# Inconsistent implementation of nubBy in Data.List?

I was going through the source code of the `nubBy` function in Data.List:

``````nubBy                   :: (a -> a -> Bool) -> [a] -> [a]
#ifdef USE_REPORT_PRELUDE
nubBy eq []             =  []
nubBy eq (x:xs)         =  x : nubBy eq (filter (\ y -> not (eq x y)) xs)
#else
nubBy eq l              = nubBy' l []
where
nubBy' [] _         = []
nubBy' (y:ys) xs
| elem_by eq y xs = nubBy' ys xs
| otherwise       = y : nubBy' ys (y:xs)
``````

Now it seems to me that the two versions above differ from each other. If I take the `USE_REPORT_PRELUDE` version, I get

``````nubBy (>) [1..10]
[1,2,3,4,5,6,7,8,9,10]
``````

while the other implementation yields

``````nubBy (>) [1..10]
[1]
``````

What is the reasoning behind this?

• The `eq` passed to `nubBy` should be commutative. Mar 29, 2014 at 21:17

I think that `nubBy` requires the binary boolean operation to be an equivalence relation.

This is roughly in the same spirit of `sortBy` requiring a preorder relation (reflexive & transitive). If this requirement is invalidated, then quicksort and mergesort become non equivalent algorithms. The intent of the Haskell report is instead to allow an implementation to use any of them (or another correct sorting algorithm).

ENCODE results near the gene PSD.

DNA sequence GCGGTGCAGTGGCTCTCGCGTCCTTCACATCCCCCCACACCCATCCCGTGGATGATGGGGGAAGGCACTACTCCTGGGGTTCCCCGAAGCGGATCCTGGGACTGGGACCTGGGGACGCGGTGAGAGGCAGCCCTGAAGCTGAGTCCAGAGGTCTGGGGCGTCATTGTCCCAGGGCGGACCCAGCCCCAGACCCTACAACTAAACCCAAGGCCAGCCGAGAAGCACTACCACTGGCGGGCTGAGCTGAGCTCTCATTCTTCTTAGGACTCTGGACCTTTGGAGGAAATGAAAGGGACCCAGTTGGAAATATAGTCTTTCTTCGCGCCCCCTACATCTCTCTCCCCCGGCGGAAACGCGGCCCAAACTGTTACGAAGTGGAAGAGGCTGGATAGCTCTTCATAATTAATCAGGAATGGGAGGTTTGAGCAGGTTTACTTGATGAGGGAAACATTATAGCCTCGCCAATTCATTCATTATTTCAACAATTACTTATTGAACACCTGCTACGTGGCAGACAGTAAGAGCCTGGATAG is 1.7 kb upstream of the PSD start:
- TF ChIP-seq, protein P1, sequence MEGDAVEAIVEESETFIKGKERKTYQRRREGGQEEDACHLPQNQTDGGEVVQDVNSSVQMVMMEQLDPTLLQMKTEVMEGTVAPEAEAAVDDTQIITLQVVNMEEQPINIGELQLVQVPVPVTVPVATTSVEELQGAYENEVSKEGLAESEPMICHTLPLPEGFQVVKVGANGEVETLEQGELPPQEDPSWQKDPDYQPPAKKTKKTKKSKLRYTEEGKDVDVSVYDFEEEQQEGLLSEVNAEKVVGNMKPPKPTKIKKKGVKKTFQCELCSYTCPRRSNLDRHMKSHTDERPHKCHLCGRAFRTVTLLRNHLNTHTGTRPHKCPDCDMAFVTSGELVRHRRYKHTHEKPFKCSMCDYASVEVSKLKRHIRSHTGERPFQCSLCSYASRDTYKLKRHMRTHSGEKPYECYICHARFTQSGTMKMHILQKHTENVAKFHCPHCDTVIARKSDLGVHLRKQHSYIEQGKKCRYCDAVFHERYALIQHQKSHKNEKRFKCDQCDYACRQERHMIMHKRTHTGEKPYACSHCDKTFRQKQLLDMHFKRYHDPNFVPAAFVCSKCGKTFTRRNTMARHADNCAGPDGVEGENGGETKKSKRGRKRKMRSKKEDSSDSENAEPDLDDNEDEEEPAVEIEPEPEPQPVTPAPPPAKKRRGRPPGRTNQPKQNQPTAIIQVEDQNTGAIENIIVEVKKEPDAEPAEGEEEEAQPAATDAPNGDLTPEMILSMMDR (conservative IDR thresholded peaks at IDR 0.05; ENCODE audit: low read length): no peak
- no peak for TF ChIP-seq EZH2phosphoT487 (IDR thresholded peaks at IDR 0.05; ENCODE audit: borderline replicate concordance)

Similarly, if the `nubBy` comparison is allowed being a non-equivalence, the implementation is unnecessarily constrained to use exactly the reference `Prelude` algorithm, preventing the use of a more efficient alternative.

To be honest, the exact requirements on the operators passed to the "...By" are not always obvious. For instance the documentation of sortBy seems to guarantee correctness only for total orderings, albeit I expect the actual implementation will also work for a larger class of orderings, provided the result is interpreted up-to the equivalence induced by the ordering.

The documentation for nubBy simply states that the first argument is a "user-supplied equality predicate". So, it is only guaranteed for equality, and not for arbitrary equivalences.

However, my feeling is that if its implementation works for equality, it has to work also for equivalences (provided the result is read up-to, of course). This might indeed be provable by exploiting the "free theorem" associated to the `nubBy` type. My lack of expertise with parametricity betrays me here :)

There is a GHC bug report about this. The behavior of `nubBy` originally matched the Prelude implementation, but was changed at some point as a "fix" to another bug report. I think the jury is still out on what is the right thing to do.

You can see that on codepad.org, your code does produce `[1,2,3,4,5,6,7,8,9,10]`; but on ideone.com, your code produces `[1]`. So clearly one uses an older or different implementation from the other.